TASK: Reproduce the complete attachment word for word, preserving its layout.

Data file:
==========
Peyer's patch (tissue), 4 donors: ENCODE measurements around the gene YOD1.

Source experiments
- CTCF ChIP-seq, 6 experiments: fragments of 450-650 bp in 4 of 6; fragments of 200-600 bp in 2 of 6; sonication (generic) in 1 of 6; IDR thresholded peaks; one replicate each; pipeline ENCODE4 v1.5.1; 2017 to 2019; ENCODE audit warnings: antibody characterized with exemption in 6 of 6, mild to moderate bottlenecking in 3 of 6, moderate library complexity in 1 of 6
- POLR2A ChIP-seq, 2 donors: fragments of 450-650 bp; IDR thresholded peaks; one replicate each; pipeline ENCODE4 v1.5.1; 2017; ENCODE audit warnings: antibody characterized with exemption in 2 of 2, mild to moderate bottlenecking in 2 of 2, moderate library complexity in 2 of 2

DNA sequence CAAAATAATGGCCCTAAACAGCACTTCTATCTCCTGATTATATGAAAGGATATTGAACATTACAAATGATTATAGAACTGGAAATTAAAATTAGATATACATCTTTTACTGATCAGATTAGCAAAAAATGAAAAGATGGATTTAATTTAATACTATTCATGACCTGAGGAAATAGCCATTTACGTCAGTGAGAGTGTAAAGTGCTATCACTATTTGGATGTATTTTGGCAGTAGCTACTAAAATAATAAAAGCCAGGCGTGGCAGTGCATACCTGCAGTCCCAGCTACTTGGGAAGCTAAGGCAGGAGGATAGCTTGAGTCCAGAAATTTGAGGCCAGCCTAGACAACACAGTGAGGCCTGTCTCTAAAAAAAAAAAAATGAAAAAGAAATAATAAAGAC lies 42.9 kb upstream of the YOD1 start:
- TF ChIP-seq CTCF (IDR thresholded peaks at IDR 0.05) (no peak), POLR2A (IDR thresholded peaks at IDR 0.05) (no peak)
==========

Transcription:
Peyer's patch (tissue), 4 donors: ENCODE measurements around the gene YOD1.

Source experiments
- CTCF ChIP-seq, 6 experiments: fragments of 450-650 bp in 4 of 6; fragments of 200-600 bp in 2 of 6; sonication (generic) in 1 of 6; IDR thresholded peaks; one replicate each; pipeline ENCODE4 v1.5.1; 2017 to 2019; ENCODE audit warnings: antibody characterized with exemption in 6 of 6, mild to moderate bottlenecking in 3 of 6, moderate library complexity in 1 of 6
- POLR2A ChIP-seq, 2 donors: fragments of 450-650 bp; IDR thresholded peaks; one replicate each; pipeline ENCODE4 v1.5.1; 2017; ENCODE audit warnings: antibody characterized with exemption in 2 of 2, mild to moderate bottlenecking in 2 of 2, moderate library complexity in 2 of 2

DNA sequence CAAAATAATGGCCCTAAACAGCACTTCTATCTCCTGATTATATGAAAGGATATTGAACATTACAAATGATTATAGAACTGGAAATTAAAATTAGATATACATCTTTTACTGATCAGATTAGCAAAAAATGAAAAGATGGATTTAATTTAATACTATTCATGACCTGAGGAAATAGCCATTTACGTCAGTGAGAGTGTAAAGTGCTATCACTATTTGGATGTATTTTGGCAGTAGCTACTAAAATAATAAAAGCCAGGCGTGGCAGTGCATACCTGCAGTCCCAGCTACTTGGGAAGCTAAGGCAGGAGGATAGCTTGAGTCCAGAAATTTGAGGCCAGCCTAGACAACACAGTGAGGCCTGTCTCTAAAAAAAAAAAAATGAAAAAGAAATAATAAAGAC lies 42.9 kb upstream of the YOD1 start:
- TF ChIP-seq CTCF (IDR thresholded peaks at IDR 0.05) (no peak), POLR2A (IDR thresholded peaks at IDR 0.05) (no peak)